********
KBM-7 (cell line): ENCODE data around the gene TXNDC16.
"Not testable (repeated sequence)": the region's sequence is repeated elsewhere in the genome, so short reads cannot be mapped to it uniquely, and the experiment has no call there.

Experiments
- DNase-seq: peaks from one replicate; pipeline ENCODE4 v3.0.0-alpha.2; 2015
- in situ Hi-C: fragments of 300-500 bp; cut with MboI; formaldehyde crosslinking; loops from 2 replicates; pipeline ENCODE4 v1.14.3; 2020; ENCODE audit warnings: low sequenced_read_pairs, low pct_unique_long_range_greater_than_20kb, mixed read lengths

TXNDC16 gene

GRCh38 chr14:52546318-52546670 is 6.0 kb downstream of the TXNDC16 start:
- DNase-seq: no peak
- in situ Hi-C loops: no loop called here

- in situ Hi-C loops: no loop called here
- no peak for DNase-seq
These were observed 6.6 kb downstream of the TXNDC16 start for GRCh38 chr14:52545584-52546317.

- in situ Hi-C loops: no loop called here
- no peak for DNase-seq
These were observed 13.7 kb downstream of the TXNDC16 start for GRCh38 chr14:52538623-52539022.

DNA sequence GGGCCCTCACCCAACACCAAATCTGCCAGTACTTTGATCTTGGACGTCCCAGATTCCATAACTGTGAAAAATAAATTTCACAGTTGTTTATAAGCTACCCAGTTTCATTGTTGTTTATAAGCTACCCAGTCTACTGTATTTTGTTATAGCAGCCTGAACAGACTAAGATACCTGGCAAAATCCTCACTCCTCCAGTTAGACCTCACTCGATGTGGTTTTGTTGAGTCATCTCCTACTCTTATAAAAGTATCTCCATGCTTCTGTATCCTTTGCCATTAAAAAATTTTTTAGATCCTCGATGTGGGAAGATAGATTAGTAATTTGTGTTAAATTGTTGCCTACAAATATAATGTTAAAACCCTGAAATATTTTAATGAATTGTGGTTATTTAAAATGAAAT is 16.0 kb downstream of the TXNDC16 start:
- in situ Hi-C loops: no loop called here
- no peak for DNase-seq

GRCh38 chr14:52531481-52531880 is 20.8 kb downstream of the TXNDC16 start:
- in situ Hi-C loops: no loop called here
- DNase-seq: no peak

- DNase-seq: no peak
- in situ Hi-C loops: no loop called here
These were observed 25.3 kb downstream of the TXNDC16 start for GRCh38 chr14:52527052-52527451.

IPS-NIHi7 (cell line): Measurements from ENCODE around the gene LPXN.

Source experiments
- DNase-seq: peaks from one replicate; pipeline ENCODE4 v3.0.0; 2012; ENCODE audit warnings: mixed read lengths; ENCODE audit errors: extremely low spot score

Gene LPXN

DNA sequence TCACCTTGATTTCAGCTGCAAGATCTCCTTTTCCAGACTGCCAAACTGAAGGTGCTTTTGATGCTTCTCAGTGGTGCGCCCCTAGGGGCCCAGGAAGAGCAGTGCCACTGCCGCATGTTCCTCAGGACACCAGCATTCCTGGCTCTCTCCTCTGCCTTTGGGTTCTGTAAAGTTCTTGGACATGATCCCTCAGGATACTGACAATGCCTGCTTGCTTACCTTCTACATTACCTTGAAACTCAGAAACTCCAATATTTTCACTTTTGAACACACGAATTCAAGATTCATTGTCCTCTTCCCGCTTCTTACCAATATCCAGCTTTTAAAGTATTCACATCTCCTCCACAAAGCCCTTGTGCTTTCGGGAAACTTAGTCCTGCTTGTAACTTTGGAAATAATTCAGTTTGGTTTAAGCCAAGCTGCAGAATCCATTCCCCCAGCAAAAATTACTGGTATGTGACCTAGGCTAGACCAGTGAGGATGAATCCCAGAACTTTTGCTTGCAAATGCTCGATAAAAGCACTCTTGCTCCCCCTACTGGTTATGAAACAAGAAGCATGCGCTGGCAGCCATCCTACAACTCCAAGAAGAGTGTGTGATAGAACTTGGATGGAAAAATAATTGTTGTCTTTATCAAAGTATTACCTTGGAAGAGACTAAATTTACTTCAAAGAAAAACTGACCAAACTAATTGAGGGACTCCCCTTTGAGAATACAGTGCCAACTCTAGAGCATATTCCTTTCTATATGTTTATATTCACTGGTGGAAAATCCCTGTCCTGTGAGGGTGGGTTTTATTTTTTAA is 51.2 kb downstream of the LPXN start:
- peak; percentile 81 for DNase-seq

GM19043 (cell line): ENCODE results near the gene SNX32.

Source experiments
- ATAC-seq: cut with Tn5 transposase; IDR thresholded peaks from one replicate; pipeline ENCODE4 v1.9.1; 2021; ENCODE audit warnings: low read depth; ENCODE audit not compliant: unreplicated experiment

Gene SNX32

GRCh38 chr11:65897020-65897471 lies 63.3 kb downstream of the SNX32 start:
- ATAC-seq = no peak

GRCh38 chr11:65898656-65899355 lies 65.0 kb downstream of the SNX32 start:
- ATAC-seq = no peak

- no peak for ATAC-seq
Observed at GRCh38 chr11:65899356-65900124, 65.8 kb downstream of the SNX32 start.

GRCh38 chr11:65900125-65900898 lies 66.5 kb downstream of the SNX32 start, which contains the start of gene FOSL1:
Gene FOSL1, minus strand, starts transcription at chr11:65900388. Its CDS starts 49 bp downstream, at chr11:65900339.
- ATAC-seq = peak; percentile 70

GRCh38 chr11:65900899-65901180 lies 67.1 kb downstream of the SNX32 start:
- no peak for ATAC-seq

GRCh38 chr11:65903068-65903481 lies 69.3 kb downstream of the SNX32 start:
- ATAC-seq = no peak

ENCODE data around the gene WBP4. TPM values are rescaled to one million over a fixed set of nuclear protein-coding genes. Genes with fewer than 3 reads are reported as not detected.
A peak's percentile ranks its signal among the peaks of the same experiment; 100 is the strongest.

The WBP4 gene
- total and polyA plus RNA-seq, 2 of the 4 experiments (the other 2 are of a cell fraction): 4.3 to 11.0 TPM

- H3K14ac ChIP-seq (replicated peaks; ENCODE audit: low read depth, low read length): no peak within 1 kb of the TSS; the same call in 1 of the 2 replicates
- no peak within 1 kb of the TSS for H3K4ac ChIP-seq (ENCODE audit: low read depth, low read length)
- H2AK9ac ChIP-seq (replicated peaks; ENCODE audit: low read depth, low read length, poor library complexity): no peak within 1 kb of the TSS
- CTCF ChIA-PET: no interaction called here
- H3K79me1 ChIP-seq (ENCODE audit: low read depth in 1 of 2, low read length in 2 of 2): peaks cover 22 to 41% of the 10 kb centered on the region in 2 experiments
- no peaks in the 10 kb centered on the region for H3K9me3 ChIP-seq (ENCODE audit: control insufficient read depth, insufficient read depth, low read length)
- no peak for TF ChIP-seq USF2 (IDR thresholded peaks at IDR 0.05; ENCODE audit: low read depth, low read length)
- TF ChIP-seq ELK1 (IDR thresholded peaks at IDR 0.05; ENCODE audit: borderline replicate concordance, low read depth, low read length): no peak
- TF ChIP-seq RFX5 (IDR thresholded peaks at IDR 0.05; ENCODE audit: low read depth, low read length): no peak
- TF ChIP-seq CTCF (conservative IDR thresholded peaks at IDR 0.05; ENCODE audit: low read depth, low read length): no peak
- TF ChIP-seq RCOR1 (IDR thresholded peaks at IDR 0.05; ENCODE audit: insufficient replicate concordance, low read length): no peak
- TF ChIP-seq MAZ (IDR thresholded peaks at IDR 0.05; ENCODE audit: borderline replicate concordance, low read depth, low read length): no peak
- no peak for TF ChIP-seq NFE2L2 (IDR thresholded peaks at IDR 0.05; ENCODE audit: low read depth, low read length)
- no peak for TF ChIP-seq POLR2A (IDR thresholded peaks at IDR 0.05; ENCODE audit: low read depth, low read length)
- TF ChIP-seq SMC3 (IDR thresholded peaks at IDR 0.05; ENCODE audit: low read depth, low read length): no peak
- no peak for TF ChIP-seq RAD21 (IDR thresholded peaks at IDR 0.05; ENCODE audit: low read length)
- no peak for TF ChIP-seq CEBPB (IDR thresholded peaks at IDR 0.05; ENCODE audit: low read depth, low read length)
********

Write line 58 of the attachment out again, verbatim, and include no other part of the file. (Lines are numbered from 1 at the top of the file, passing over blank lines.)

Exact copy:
- no peak for TF ChIP-seq USF2 (IDR thresholded peaks at IDR 0.05; ENCODE audit: low read depth, low read length)